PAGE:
Vulcanos, mountains and caves

Gunung Bromo

Mount Bromo is an active vulcano in the east of Java and part of the National Park Bromo Tengger Semeru. In 2019 I’ve visited this beautiful area in the morning at sunrise and walked on the edge of the crator of Mount Bromo. Before sunrise you can see the clouds around the mountains. Mount Semeru is also located in this area and erupted in December 2021.

Kawah Ijen

Ijen is also an active vulcano located in the east of Java, near the east coast. It’s well known for its Api Biru (blue fire), acidic crater lake and sulfur mining. The blue fire is ignited sulfuric gas, which emerges from cracks. The flames can be up to five meters. It’s the largest blue flame area in the world. If you want to see the blue fire well, you have to walk down the crater in the dark. It takes a few hours to walk down there and a gasmask is recommended, because the fumes are very toxic.

Gunung Merapi

Gunung Merapi literally means Fire Mountain in Bahasa Indonesia and Javanese. It is the most active volcano in Indonesia and erupts regularly. The last time was in January 2021. During one of the recent eruptions the nearby river has vaporized. There is a museum on the Merapi about the eruptions. Smoke can often be seen emerging from the mountaintop. Mount Merapi is located about 30 km north of Yogyakarta.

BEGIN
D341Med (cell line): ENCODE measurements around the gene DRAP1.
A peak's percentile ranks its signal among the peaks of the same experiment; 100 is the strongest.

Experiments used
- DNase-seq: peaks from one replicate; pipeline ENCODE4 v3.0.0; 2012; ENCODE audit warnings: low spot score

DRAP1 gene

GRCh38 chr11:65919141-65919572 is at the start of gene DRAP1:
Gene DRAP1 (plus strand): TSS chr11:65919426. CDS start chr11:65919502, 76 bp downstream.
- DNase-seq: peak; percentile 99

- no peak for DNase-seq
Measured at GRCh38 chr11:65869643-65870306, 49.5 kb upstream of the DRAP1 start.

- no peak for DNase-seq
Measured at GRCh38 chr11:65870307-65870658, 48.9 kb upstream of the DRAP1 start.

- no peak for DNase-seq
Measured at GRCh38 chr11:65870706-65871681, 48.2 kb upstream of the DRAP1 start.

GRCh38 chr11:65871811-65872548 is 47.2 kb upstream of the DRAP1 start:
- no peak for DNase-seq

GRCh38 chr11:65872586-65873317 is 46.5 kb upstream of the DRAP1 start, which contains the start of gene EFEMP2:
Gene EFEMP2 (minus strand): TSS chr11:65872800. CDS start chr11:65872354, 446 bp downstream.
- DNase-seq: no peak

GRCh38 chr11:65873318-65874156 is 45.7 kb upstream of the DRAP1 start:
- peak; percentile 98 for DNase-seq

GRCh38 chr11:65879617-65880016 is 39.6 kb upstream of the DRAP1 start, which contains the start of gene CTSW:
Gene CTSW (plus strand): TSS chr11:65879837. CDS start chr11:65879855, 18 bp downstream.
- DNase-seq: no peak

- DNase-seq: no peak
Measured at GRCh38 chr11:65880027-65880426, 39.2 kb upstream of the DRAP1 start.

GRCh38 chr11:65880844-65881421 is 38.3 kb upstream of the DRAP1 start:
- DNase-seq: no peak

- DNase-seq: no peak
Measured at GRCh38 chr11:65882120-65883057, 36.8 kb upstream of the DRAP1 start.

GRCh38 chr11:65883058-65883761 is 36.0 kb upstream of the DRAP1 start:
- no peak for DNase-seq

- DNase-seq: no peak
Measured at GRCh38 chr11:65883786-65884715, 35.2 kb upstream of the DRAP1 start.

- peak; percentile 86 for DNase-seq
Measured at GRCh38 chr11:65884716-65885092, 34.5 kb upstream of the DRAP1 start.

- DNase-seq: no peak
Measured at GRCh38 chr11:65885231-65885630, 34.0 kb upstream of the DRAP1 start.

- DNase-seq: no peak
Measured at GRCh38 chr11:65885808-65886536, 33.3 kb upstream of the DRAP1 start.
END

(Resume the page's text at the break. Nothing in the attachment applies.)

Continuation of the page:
Jomblang cave

This cave is a sinkhole that is part of the Gunung Sewu Geopark, recognized by UNESCO in 2015. I’ve visited it in 2019. The Geopark has many caves, some of which have underground rivers. Jomblang Cave was formed due to the geological process of the sinking of the soil and the vegetation on it to the bottom of the earth that occurred thousands of years ago. In the morning the sunlight shines into the cave for an hour or two. This is so beautiful and locally known as the “lights of heaven”.

Mount Merbabu

Merbabu could be loosely translated from Javanese as ‘Mountain of Ash’. An area of 57 kmĀ² at the mountain has been declared a national park in 2004. The active volcano Mount Merapi is directly adjacent on its south-east side. The last eruption was in 1797. The oldest Indonesian lontar manuscripts were found here.